Pay tax now, or, defer and potentially pay more later? That is the main consideration that taxpayers grapple with when considering whether to make a traditional IRA or a Roth IRA retirement contribution. With the Tax Cuts and Jobs Act (TCJA) lowering federal income tax rates through 2025 (when a sunset provision will revert rates back to 2017 levels) the relative appeal of a Roth over a traditional IRA has gone up for many households. Given this as well as other benefits, more retirement savers should consider utilizing a Roth as part of a balanced approach to retirement planning.
Why Consider a Roth?
As opposed to traditional IRAs and 401ks where pre-tax contributions grow tax deferred, Roth contributions are made with post-tax dollars and future earnings are tax-free. Despite the allure of tax-free growth, many taxpayers still prefer to defer taxes as long as possible and opt for the traditional pre-tax option. However, a Roth does offer a few key benefits over pre-tax retirement accounts that make it a compelling retirement savings vehicle, particularly with the new lower income tax regime.
- Hedge Against Higher Future Tax Rates – If you knew with certainty that your tax rate in retirement was going to be materially lower than it is now, then funding a pre-tax IRA is a slam dunk. You would get tax-deferred growth, and ultimately pay tax at a lower rate than you would today. However, tax rates, especially those far off in the future, represent a significant uncertainly. We do know, however, that current rates are relatively low by historical standards as illustrated by the chart below.
In addition, ballooning federal budget deficits will likely lead to a renewed era of higher taxes rates somewhere down the road.
In the meantime, the new, lower tax brackets (ranging from a high of 37% down to 10%) will make Roth contributions a more attractive option for a broader set of households.
- Not Subject to RMD – Unlike pre-tax IRAs that are subject to Required Minimum Distributions (RMDs) at age 70 ½, there are no mandatory withdrawals for Roth IRAs. So, funds can grow tax free until withdrawn. In addition, IRA RMDs count as ordinary income in the year in which they are taken and can, in effect, drive up a taxpayer’s tax bracket depending on how significant the distribution.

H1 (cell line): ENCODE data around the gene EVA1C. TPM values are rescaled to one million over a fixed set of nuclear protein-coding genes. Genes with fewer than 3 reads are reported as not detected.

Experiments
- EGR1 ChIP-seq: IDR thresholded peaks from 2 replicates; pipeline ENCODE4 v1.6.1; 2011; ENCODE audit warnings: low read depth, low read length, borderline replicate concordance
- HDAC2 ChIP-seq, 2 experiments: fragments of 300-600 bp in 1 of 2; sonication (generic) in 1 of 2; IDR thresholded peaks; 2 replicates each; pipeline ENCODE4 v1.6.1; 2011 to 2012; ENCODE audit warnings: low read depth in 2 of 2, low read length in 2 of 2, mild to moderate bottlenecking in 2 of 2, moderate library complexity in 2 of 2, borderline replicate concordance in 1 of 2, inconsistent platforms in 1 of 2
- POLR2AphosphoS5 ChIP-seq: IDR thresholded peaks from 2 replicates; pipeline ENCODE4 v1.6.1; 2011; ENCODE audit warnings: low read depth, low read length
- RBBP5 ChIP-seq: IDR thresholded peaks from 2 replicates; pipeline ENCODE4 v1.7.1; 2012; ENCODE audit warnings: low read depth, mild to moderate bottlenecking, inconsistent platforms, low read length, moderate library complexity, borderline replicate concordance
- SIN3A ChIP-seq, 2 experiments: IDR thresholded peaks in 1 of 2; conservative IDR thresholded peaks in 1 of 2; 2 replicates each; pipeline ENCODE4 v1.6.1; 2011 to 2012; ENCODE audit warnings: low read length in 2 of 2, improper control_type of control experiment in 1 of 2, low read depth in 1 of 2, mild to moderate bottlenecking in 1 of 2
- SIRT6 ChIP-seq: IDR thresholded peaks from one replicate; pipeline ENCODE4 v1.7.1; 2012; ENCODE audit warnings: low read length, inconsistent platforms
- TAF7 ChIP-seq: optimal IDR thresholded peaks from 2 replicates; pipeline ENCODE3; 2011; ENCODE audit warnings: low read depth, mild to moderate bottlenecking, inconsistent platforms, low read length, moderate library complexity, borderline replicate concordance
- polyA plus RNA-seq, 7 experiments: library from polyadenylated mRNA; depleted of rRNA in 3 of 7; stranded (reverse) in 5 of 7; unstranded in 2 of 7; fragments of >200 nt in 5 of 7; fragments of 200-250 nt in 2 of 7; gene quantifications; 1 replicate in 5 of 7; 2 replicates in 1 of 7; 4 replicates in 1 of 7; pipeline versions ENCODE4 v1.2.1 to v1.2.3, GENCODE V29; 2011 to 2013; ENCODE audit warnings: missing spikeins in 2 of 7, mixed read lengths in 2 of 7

- Flexibility and Optionality – Having a Roth in addition to a traditional IRA and after-tax accounts will give you more flexibility in retirement to manage your taxable income; thereby potentially lowering your tax bill over time. If all your funds are in pre-tax IRA accounts, there is no other option but to draw from one source at that time. If prevailing tax rates are low, that’s not a problem. However, if they are high it could be financially damaging to a retirement plan.
Contributions and Phaseouts
Most companies now offer a Roth 401k option in addition to their regular 401k. Contribution limits in 2018 are $18,500 (or $24,500 if over 50). Furthermore, contributions are not all or nothing. For example, an employee could contribute half of their 401k with pre-tax dollars and the other half with Roth post-tax dollars.
If you are not offered a Roth option through your employer’s 401k plan, you can still make a $5,500 Roth contribution ($6,500 if over 50), subject to total phase-outs at $135,000 for single filers and $199,000 if married filing jointly.
Conversion and Recharacterizations
In addition, lower tax rates may make the prospect of fully or partially converting traditional IRA funds to a Roth even more appealing, especially for those households whose income has been temporarily lowered, and subject to much lower tax rates. There is one new catch associated with doing a conversion. Prior to the passage of the new tax law, those making a Roth conversion had an opportunity to do a so-called re-characterization of their Roth as long as it was done by October 15th of the following year. Essentially, a re-characterization allows the taxpayer to undo the Roth contribution. A taxpayer might do this if they had to recognize too much income or if their Roth investments lost a lot in the market. While the TCJA of 2017 eliminates Roth characterizations going forward, it does allow those that made a Roth conversion in 2017, one last chance to change their mind until October 15, 2018
As a result, in the future those converting their IRAs will want to be highly confident of the amount. Given this change, it would be more prudent to wait until later in the year when you have a clearer view of your income before deciding to convert to a Roth.
SMS can not only help you evaluate the impact of the new tax rates on your household income, but also identify and evaluate various retirement income strategies.